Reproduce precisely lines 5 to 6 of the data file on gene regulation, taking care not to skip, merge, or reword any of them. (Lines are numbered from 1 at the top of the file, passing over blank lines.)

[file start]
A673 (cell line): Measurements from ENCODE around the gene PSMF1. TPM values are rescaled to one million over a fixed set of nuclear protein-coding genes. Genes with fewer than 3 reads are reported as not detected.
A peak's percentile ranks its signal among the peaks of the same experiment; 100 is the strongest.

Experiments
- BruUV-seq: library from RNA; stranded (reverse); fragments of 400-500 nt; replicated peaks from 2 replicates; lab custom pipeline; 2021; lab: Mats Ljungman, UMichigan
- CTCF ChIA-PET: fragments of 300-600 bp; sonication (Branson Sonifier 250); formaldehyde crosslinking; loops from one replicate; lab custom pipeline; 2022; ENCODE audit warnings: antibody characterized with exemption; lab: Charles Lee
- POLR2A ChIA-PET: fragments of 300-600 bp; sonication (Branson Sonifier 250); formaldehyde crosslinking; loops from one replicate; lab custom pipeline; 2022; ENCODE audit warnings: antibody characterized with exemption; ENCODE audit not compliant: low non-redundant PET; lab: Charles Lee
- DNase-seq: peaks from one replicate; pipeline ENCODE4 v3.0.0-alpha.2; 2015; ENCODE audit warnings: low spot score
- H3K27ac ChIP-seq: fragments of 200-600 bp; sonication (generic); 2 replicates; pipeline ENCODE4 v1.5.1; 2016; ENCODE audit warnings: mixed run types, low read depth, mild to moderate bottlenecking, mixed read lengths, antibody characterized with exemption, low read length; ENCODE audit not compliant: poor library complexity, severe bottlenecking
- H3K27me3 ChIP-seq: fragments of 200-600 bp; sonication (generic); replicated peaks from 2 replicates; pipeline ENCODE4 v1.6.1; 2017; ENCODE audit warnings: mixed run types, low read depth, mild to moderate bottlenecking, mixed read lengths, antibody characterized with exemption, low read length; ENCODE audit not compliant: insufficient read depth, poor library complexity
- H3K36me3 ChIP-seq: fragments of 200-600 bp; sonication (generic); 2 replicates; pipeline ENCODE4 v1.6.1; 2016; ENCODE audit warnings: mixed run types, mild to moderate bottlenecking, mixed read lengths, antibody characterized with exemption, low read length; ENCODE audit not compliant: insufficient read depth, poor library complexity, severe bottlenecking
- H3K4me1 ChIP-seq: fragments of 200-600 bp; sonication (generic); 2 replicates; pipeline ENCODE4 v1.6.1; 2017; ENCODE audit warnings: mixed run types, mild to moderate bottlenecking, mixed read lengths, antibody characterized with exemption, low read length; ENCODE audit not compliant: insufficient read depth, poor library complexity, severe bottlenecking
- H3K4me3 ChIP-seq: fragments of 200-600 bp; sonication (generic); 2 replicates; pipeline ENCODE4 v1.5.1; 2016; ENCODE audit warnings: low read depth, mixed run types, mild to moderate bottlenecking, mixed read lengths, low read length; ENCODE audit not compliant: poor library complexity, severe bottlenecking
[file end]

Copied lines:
- CTCF ChIA-PET: fragments of 300-600 bp; sonication (Branson Sonifier 250); formaldehyde crosslinking; loops from one replicate; lab custom pipeline; 2022; ENCODE audit warnings: antibody characterized with exemption; lab: Charles Lee
- POLR2A ChIA-PET: fragments of 300-600 bp; sonication (Branson Sonifier 250); formaldehyde crosslinking; loops from one replicate; lab custom pipeline; 2022; ENCODE audit warnings: antibody characterized with exemption; ENCODE audit not compliant: low non-redundant PET; lab: Charles Lee